“we take captive every thought to make it obedient to Christ” (See 2 Corinthians 10:5)
Thoughts lead to fear. Fear leads to feelings. Feelings lead to worry. Therefore, if we can corral the stuff in our mind with counsel from the Spirit, we can sift through Truth and Lies, Controllable and Not Controllable. Anxiety can then fade away.
When worry hits you, ask yourself a handful of questions to doubt your doubts:
“Has this happened yet? Is it going to? Do I have any control over this right now? Can I change the outcome while still living out my true self as a saint?”
All Christians are saints. Saint simply means holy, or set apart. Set apart from what? Sin. The world. That’s exactly what happened to our spirit the moment we first believed (see John 1:12, 17:16, Ephesians 2:6, Romans 8:9-11, Hebrews 10:10,14).
Certain denominations have twisted this word saint by awarding it to individuals based on votes. Wrong. Every Christian is equally holy. Not by what we do, but by who we are. There’s not a single verse in the New Testament where God, an apostle, or otherwise, awards sainthood to a particular person based on actions and attitudes. Instead, the Bible says we are all part of a royal priesthood! (See 1 Peter 2:9).
Since we have sanctified supernatural DNA as saints (sanctified also means holy), sometimes God wants to teach us the art of doing nothing at all. Personally, this is one of the most difficult things I’ve ever had to learn. My old, unrenewed thoughts loved to worry when I wasn’t actively trying to solve a problem. Just like Jesus telling the waves, “Peace! Be still!” my spirit was learning to do the same (see Mark 4:39).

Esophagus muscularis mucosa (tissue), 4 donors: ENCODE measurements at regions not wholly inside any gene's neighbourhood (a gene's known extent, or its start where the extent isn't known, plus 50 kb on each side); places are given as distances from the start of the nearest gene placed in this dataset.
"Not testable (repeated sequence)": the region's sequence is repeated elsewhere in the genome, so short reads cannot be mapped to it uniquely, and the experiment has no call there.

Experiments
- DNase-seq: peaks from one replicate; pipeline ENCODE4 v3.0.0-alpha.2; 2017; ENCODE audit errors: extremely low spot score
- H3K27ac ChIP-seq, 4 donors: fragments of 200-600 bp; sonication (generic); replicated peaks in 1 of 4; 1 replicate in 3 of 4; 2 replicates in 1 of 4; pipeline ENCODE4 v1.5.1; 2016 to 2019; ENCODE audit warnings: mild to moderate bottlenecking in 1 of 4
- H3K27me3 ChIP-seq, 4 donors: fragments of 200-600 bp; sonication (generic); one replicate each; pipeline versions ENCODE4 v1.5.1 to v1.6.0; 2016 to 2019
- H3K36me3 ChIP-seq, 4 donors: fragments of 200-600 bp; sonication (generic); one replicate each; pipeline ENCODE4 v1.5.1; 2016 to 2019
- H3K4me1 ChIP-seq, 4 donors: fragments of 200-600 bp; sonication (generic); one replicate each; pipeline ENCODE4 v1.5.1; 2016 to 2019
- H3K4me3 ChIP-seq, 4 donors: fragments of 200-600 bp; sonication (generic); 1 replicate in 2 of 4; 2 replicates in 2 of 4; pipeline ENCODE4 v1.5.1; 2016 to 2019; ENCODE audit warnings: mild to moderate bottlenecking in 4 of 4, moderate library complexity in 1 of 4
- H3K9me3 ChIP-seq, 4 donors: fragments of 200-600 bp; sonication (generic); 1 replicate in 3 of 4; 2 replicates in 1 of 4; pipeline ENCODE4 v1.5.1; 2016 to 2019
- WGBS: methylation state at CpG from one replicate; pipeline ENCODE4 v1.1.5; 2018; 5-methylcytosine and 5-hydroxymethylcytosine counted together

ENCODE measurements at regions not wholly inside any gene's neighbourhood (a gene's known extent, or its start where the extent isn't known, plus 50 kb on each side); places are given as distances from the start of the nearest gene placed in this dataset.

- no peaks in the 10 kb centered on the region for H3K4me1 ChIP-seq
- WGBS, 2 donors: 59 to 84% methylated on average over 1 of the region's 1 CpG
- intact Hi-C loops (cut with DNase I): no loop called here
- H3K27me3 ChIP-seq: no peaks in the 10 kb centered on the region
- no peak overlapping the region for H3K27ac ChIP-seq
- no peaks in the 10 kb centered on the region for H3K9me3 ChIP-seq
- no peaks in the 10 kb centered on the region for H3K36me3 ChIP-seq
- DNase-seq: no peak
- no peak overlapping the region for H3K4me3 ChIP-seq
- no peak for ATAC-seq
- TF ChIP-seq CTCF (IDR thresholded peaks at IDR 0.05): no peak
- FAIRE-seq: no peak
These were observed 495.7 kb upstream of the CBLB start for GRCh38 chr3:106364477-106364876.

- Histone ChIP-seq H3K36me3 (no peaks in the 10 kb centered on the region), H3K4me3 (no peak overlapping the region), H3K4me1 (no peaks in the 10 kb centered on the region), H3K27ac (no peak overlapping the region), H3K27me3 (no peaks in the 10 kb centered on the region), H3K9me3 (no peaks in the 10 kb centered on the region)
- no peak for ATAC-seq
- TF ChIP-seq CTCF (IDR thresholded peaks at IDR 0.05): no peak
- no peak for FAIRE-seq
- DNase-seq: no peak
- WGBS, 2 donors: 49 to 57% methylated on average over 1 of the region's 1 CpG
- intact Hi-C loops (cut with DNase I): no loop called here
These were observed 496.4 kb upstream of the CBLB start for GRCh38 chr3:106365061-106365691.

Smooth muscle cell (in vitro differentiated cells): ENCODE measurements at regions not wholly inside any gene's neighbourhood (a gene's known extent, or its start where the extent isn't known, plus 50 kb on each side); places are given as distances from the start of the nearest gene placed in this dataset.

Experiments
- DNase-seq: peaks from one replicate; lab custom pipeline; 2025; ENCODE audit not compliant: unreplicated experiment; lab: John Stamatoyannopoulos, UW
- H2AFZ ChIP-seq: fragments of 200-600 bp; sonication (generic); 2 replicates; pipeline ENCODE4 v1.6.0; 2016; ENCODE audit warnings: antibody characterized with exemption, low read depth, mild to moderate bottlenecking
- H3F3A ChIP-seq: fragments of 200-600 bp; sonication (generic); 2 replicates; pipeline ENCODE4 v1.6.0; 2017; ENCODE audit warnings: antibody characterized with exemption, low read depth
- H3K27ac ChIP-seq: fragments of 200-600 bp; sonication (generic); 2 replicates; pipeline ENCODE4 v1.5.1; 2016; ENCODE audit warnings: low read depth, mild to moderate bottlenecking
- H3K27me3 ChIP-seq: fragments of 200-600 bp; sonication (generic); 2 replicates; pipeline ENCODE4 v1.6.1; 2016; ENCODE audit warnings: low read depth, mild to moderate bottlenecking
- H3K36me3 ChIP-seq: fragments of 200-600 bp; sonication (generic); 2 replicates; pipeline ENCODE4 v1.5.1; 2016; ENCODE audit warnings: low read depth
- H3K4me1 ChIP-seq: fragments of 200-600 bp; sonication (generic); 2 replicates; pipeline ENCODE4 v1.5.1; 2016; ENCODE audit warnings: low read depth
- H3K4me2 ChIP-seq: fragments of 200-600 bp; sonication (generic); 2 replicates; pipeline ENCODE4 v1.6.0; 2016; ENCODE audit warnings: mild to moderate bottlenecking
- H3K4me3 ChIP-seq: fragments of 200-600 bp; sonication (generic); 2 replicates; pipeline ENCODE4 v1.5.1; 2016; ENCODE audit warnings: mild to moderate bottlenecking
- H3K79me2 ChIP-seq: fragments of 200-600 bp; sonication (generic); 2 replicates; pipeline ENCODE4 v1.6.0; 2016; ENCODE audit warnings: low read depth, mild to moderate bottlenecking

Other times God is coaching us into how to conduct respectful confrontations, and how to establish healthy boundaries. You are not a punching bag. You are valuable. You shouldn’t have to worry about being “less than” because you’re standing up to unacceptable behavior. God wants you to help others but He doesn’t want you to be responsible for them. Just look at the Good Samaritan. He helped the man who was hurt, but still went about his own business. He didn’t stop his trip and coddle the injured fellow, hanging out at the inn, neglecting responsibilities. Not at all. He helped because he wanted to, and then moved forward with his own life (see Luke 10:25-37).
Religious manipulation will teach you the opposite of this. Don’t fall for it. Be confident. Even if you’re stammering, shaking, or stuttering, the Holy Spirit will empower you to stand up to fake spiritual extortion from a church. Not all churches are like this, but some are. Don’t be afraid. Don’t worry. Be you. You are loving, you are respectful, and you are holy. Help if you want. Don’t help if you don’t want. Your identity remains the same.